The Lewis Legacy-Issue 84, Spring 2000
From the Mailbag
The C.S. Lewis Foundation for Truth in Publishing
March 1, 2000
* I just got the new Lewis Legacy, and as always it is fascinating. I
like the "C.S. Lewis: Not On Their Side/Not On Our Side" articles -- I was very surprised at first to meet "mere" Christians who held Lewis in disesteem, but now I've got used to it; as Thomas Howard notes, many of them can't stomach his "Catholic" (albeit Anglo rather than Roman) beliefs. And of course he was fond of alcohol and tobacco! As a Roman Catholic, I'm always frustrated that he didn't follow Newman over the line!
And I very much enjoyed your article on The Great Divorce! That has always been one of my very favorite of his books. And you do make a very convincing case for Lewis having consciously had The Divine Comedy in mind when he wrote it.
And of course I see that your lucid and well-founded work on Hooper and The Dark Tower continues to get patronizing dismissal, as with Patricia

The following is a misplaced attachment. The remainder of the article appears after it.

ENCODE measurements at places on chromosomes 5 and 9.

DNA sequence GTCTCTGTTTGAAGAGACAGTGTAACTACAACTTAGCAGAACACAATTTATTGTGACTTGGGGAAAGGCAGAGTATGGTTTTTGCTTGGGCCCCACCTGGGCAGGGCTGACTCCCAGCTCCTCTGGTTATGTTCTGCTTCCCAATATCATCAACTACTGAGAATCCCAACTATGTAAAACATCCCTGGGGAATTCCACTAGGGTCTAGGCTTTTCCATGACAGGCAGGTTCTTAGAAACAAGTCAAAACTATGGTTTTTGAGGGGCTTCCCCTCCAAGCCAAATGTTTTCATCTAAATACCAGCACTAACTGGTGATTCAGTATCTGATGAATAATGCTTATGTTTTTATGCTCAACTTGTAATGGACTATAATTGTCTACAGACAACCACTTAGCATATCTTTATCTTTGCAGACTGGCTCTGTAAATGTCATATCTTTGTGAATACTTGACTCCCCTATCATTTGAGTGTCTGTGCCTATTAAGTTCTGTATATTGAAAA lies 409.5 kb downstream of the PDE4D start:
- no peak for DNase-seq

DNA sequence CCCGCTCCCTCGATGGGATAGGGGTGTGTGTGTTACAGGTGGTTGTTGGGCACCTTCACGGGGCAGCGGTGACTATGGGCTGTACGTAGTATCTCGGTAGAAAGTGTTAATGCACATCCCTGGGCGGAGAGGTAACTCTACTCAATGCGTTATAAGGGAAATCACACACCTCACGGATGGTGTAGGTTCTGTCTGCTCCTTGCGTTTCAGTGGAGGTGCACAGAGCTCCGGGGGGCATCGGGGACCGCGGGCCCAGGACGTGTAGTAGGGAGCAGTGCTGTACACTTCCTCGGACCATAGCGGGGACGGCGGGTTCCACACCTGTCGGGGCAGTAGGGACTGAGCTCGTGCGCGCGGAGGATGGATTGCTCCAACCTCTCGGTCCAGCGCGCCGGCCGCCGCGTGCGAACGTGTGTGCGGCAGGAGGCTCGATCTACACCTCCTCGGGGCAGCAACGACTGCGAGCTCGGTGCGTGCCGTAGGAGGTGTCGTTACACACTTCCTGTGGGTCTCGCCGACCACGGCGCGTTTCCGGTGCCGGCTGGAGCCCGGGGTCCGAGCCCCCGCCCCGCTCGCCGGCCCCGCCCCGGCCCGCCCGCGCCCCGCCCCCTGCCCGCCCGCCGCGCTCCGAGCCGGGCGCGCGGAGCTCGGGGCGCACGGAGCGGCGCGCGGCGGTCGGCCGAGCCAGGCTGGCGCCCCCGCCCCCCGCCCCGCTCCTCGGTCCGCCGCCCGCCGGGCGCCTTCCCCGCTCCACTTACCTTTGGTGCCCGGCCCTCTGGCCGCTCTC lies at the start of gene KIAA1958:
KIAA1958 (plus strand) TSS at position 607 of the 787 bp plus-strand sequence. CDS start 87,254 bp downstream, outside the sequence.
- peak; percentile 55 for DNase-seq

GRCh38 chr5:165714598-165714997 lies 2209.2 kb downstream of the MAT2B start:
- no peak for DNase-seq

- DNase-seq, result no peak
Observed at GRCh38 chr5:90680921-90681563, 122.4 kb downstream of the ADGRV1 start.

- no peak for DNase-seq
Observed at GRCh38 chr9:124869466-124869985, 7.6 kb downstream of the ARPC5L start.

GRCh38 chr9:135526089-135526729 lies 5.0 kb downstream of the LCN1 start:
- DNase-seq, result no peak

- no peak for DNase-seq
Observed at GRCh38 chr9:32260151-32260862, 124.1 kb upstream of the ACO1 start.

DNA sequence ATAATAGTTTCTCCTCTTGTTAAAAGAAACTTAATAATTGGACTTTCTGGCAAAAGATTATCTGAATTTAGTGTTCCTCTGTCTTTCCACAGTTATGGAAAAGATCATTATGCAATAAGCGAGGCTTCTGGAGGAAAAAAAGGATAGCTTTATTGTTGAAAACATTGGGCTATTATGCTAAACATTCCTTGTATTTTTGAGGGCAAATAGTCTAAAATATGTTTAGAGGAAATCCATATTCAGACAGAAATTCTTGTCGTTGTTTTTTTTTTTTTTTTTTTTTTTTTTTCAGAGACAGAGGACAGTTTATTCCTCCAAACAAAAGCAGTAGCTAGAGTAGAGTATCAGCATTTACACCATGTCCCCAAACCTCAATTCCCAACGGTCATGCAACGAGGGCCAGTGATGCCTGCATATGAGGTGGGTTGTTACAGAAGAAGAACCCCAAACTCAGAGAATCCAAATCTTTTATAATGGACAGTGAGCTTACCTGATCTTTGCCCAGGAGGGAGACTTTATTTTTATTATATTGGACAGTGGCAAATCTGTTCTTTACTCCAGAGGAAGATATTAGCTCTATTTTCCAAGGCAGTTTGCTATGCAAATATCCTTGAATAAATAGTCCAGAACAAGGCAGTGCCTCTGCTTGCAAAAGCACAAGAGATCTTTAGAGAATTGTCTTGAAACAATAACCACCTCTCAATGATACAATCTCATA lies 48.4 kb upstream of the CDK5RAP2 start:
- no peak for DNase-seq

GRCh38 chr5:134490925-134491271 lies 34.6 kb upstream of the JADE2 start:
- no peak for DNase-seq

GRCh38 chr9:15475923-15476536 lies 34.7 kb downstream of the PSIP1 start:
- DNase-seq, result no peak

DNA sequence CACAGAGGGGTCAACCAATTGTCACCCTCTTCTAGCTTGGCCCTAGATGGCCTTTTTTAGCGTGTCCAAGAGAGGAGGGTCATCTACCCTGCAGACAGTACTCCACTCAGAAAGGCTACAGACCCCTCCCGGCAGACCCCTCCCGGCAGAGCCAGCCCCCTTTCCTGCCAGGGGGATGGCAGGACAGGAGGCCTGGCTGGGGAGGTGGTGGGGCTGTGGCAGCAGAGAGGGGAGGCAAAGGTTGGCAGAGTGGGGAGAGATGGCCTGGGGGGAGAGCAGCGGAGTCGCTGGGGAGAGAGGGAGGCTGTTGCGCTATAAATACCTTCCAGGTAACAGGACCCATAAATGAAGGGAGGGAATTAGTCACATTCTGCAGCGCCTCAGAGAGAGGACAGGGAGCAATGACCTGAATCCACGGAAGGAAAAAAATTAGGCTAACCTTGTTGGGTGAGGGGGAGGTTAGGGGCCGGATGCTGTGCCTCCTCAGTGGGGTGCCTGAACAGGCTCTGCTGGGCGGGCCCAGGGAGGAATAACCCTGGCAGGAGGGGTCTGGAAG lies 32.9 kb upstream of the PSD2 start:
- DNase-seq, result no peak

Batstone! I am struck by her notion that "there is no reason why Walter Hooper, had he wished to write a fantasy, could not have done so in his own name and still gained a market." Sure, especially with a winner like The Dark Tower. And I'm just baffled by her serene question, "does it really matter anymore?" What, that things published under Lewis's name really are by him? I've got to say it matters to me. Incidentally, I'm right in the middle of reading both The Silver Chair and The Problem of Pain right now. I don't imagine I go more than a few months without having some Lewis book open beside my desk.